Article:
Students will examine the cultural and economic aspects of the early nineteenth century and will refer to details and examples in a text when explaining what the text says explicitly and when drawing inferences. Students will be able to explain how an author uses reasons and evidence to support particular points of view.
Students will read from an Alabama newspaper about President James Monroe's surprise visit to Huntsville. The article discusses the purposes of the visit, the locals who welcomed and entertained the President, and his discussion of current (1819) events.
Students will analyze a primary document that details items purchased to celebrate the Marquis de Lafayette's tour of Alabama in April 1825. Students will create an invitation to the celebration, including the What, Where, When, Why, What to Bring, and R.S.V.P. Students will include details from the secondary source, as well as the primary document, to include on the invitation. The event will be explained utilizing the format of the invitation.
This lesson is part of the SSC3 A+ College Ready training.
Students will watch a video on the history of the quilters of Gee's Bend, Alabama. After watching the video and discussing the lifestyle of the citizens of Gee's Bend, the students will create a classroom quilt that reflects their personalities and lifestyles. The class will have to use factor pairs to decide the best way to assemble the quilt.
This activity was created as a result of the Arts COS Resource Development Summit.
In this learning activity, students follow the path of a slave in 1860 as he courageously travels the underground railroad to freedom. With this interactive, students get a unique, first-hand account of what life was like for slaves. Students encounter the dangers of the Underground Railroad and meet brave abolitionists who helped runaways and compare life in the North and South.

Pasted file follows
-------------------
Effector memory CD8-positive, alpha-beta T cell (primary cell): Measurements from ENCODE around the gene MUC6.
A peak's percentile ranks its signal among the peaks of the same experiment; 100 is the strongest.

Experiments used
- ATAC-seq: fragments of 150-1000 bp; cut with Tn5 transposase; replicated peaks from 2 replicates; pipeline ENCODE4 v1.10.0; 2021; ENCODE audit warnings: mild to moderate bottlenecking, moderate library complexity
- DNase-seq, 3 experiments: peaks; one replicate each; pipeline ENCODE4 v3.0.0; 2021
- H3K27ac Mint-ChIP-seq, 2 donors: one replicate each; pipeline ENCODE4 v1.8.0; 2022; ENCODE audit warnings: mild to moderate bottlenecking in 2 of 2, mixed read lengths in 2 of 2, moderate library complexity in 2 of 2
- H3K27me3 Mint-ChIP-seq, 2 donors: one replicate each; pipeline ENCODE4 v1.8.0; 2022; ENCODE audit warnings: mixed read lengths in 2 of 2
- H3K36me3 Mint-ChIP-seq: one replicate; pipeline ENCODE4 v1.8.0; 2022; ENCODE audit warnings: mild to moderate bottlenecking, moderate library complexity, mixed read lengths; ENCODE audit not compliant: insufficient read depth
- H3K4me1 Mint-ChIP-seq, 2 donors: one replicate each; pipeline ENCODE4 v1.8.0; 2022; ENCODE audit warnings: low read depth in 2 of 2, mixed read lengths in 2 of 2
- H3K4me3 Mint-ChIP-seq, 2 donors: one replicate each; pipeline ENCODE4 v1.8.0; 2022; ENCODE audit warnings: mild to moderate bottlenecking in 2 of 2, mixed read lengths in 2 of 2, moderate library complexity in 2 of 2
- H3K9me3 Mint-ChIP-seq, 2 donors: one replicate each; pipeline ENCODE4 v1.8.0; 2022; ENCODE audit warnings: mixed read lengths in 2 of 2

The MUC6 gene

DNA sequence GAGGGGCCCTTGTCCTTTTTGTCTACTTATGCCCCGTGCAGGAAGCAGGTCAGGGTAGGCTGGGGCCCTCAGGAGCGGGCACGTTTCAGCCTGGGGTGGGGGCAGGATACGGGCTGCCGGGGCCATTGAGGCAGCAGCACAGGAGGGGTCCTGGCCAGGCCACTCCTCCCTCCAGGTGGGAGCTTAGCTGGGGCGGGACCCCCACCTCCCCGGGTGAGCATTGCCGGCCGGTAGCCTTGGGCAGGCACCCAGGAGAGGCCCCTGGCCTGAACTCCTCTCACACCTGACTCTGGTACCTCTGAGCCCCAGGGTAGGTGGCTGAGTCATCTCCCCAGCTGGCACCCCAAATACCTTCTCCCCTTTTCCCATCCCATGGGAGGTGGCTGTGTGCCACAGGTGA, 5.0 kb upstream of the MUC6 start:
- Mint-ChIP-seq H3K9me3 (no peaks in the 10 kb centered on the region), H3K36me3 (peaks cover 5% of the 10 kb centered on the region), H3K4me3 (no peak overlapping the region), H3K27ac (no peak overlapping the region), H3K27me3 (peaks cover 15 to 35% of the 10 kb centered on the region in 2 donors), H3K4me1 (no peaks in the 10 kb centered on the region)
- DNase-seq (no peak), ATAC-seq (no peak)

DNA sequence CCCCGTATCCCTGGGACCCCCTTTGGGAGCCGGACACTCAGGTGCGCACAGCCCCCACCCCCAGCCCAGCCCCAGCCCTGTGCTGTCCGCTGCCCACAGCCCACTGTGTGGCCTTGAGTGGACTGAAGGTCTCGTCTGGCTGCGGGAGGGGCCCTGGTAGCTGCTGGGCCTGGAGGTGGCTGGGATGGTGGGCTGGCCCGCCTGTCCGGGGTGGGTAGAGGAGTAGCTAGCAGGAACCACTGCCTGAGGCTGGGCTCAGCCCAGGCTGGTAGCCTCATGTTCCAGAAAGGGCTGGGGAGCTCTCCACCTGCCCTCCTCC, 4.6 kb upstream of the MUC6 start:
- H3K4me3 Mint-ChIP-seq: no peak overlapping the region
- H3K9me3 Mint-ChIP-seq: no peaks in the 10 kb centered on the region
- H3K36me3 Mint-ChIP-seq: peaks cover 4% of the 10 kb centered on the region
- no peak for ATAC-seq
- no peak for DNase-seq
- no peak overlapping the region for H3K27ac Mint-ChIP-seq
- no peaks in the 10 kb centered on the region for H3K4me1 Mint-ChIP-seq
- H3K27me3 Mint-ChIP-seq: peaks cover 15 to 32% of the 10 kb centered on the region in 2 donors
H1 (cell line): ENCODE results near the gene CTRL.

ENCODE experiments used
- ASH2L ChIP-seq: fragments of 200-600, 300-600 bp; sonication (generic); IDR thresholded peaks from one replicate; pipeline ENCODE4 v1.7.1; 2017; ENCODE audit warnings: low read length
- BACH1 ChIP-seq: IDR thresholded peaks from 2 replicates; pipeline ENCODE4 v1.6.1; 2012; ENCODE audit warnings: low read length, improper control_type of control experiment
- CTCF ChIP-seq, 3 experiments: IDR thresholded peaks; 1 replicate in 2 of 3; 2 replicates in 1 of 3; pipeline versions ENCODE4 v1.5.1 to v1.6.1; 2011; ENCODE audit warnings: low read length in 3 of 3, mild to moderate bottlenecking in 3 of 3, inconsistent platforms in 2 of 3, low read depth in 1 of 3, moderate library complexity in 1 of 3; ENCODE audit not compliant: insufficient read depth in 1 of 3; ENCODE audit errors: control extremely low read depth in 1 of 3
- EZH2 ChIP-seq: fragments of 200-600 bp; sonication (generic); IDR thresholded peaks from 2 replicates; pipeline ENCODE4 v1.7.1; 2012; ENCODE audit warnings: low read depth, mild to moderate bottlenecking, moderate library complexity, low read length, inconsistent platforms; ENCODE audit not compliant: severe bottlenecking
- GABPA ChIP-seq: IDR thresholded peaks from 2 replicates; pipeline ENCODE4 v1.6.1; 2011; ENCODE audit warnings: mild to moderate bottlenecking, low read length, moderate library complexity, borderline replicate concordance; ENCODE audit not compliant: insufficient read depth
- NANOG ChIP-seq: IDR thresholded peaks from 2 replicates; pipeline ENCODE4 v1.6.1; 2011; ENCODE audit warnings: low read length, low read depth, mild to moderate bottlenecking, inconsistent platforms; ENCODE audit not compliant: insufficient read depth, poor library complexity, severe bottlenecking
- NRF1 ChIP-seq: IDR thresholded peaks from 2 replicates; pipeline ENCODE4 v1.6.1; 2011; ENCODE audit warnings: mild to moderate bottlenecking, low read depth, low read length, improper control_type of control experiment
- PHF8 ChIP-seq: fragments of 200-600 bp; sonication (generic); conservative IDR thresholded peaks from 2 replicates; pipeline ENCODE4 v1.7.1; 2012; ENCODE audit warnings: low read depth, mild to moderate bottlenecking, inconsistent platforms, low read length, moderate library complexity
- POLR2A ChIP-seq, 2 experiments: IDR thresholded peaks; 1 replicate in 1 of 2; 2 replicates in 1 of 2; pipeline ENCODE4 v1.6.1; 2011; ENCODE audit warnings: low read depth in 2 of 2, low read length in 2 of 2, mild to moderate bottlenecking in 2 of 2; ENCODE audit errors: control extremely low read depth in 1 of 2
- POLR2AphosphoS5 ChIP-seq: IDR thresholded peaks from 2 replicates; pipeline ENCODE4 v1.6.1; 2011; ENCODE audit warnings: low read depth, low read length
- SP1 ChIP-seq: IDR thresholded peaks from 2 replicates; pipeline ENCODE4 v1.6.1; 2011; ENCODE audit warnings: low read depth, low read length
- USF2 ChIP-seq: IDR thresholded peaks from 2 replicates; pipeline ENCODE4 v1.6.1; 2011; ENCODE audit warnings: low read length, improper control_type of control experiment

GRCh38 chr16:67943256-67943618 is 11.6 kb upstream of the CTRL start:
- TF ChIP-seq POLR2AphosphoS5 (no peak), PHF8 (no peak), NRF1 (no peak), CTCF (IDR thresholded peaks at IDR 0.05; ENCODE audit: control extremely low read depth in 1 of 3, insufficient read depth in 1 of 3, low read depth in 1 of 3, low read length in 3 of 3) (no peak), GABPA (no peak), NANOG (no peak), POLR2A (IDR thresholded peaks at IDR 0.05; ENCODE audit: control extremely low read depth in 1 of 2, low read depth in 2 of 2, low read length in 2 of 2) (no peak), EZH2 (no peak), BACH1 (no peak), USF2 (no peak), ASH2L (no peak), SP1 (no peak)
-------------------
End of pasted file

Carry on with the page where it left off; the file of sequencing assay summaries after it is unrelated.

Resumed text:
In this learning activity, students analyze images of tools used on rice plantations to determine each tool's purpose. Students will study these objects to learn about slavery and the lives of the slaves who worked on rice plantations.
In this interactive game, students build a sod house by choosing the proper construction of the house. If they choose too many wrong answers, the house will collapse! This game will help students understand the challenges settlers faced while trying to survive on the open prairie.
In this activity, students learn about life in a sod house by looking at photographs (primary sources) and answering questions.
In this learning activity, students analyze newspaper advertisements (primary source) regarding runaway slaves from the Charleston Mercury, a South Carolina newspaper, to learn about the Underground Railroad.
In this learning activity, students will use their "senses" to see, smell, and feel what it would have been like to live on a prairie long ago.
In this learning activity, students read Dakota Dugout by Ann Turner. They look at an object that would have been important to a woman living in a sod house and try to determine what the object is.
This is a collection of images of steamboats, artifacts, and articles about transportation and changes in transportation in the early nineteenth century.